Chief EU negotiator Michel Barnier warns Theresa May Brexit talks will be a 'steep and rocky path'

Mr Barnier made his comments as the European Commission approved its negotiating mandate

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Chief EU negotiator Michel Barnier has warned Theresa May that Brexit talks will be a “steep and rocky path” with perilous dangers ahead.  

As he unveiled his negotiating mandate, Mr Barnier compared pending negotiations to mountain walking, fraught with hazards like “falling rocks” and argued that Brexit would not be “painless”.

Mr Barnier said he discussed his interest in mountain walking with Ms May, who loves rambling, during the Downing Street meeting which is at the heart of a controversial leak scandal.

Details of the face-to-face also attended by Jean Claude Juncker, were later passed to a German newspaper which suggested the European Commission President believed Ms May’s to be “deluded” over Brexit.

Saying that he found the No10 meeting “cordial”, Mr Barnier went on: “On a personal basis I had the opportunity to discuss a shared passion with Theresa May which is rambling and hiking in the mountains.”

He added: “If you like walking in the mountains you have to learn a number of rules. You have to learn to put one foot in front of the other, because sometimes you are on a steep and rocky path.

“You also have to look what accidents might befall you – falling rocks. You have to be very careful to keep your breath, you have to have stamina, because it could be a lengthy path and you have to keep looking at the summit.”

Mr Barnier said he wanted to build an “entente cordial” that will last well beyond Brexit, but he attacked those – without naming names – who had suggested there would be no consequences to the UK’s withdrawal.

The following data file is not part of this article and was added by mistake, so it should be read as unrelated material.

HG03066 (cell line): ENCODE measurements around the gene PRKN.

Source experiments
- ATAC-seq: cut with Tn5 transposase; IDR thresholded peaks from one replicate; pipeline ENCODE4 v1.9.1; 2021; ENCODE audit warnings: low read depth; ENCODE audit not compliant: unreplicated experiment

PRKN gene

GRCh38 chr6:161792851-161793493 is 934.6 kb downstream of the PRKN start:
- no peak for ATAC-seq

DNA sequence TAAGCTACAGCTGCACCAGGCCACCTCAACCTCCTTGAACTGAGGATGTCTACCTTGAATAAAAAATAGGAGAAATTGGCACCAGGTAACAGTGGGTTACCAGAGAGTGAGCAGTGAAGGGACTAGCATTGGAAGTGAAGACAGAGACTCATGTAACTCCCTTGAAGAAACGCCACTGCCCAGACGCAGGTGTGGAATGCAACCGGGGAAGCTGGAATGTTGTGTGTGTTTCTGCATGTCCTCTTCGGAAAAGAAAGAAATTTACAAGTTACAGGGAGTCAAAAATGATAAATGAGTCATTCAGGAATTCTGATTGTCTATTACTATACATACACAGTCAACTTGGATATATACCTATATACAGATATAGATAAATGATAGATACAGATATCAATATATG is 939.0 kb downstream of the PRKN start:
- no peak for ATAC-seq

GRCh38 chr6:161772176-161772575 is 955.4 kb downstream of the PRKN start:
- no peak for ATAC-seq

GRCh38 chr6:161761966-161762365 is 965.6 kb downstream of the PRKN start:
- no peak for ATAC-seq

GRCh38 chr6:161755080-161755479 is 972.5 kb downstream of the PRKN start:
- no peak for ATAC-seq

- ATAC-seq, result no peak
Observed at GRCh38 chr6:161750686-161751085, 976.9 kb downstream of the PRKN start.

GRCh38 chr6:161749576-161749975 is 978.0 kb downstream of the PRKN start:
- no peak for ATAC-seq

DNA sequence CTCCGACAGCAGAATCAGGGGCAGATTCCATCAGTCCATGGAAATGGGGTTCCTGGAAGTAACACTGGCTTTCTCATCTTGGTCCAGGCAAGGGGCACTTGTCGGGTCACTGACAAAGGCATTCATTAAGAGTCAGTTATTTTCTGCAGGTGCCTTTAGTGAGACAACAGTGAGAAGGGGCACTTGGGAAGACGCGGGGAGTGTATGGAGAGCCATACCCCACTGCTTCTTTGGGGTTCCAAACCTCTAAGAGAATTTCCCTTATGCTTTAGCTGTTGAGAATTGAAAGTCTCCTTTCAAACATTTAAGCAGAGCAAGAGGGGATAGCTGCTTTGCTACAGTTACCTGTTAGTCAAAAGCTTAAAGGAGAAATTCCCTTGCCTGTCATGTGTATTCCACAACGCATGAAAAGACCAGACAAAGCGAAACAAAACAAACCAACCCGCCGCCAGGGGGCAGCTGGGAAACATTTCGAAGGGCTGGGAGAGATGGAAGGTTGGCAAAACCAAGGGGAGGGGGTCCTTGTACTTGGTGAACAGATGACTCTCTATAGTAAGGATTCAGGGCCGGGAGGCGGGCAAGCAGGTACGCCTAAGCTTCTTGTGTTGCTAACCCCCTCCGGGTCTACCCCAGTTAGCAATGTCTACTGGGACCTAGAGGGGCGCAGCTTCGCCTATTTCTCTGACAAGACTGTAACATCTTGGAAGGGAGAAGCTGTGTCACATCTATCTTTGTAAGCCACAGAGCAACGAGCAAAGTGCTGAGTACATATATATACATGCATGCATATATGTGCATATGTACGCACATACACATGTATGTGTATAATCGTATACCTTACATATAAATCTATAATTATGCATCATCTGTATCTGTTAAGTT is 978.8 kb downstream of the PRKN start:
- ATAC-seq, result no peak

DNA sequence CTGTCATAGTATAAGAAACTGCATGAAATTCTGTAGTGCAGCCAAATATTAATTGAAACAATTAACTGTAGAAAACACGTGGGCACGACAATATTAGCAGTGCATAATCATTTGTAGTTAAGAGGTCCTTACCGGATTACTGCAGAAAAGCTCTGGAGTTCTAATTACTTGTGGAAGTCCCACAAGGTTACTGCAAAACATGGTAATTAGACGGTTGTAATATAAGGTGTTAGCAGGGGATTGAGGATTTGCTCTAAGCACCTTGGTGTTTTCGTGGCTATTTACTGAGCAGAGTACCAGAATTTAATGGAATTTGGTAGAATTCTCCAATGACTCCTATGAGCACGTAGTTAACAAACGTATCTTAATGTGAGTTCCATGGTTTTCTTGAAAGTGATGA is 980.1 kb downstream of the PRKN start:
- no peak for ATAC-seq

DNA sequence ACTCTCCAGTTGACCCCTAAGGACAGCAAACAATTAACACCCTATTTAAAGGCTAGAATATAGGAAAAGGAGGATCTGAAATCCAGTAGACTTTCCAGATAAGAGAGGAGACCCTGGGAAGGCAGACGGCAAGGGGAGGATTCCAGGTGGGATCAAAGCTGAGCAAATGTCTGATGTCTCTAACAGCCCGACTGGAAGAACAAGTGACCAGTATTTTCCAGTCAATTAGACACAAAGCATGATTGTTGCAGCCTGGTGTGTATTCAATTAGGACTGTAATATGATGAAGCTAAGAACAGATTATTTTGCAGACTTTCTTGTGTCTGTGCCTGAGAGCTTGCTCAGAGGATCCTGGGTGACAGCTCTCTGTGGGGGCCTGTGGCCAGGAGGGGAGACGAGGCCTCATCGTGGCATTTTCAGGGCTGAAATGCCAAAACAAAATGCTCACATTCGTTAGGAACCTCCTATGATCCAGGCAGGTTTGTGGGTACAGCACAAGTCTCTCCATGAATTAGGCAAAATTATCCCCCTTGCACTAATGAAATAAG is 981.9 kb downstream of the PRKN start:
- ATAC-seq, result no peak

He also hit out at the idea, promoted by Theresa May, that a full agreement could be reached in the Article 50 period and that negotiations on withdrawal and a future trade deal could take place at the same time.

Mr Barnier said: “Some have created the illusion that Brexit will have no material impact on our lives and that it will be painless. This is not the case.”

He went on: “Those who pretend, or who did pretend that you can leave the European Union and there will be no consequences simply aren’t telling the truth.

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“There are human consequences, there are social consequences, there are economic consequences, there are technical consequences, financial and legal consequences.

“You are unwinding 43 years or so of a relationship. That’s why you can’t do everything in 15 or 16 months. That’s why things have to be done in a given order. At some stage you build an idea of a future relationship.”

Mr Barnier said the people he had spoken to in London appeared to be aware of the difficulties that lay ahead.

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At a press conference in London, Brexit Secretary David Davis said the British public wanted the best possible outcome from the talks, adding: "We do that in the negotiating room, not by negotiating with a megaphone."

He acknowledged there would be "tough times" during the process "when you come under pressure, and this is one of those times".

Mr Davis said he did not recognise the numbers being "bandied around" for the Brexit fee, which now reach up to €100bn, and he insisted Ms May would play a full part in the negotiations, following claims that she would not be able to take a frontline position.

"We will decide the structure of our negotiating team, not the EU," he added.

Chancellor Philip Hammond said: "What this episode shows is just how tough the negotiation is going to be. The question people have got to ask themselves as they go into the polling booth on June 8 is who do they want conducting these negotiations for Britain? Theresa May or Jeremy Corbyn? Who is most likely to get the deal that's right for Britain?"

He said the potential Brexit fee was "just a negotiating position" and "we are on the brink of a very tough, complex, lengthy negotiation and I'm not remotely surprised that people are manoeuvring for opening advantage in that negotiation".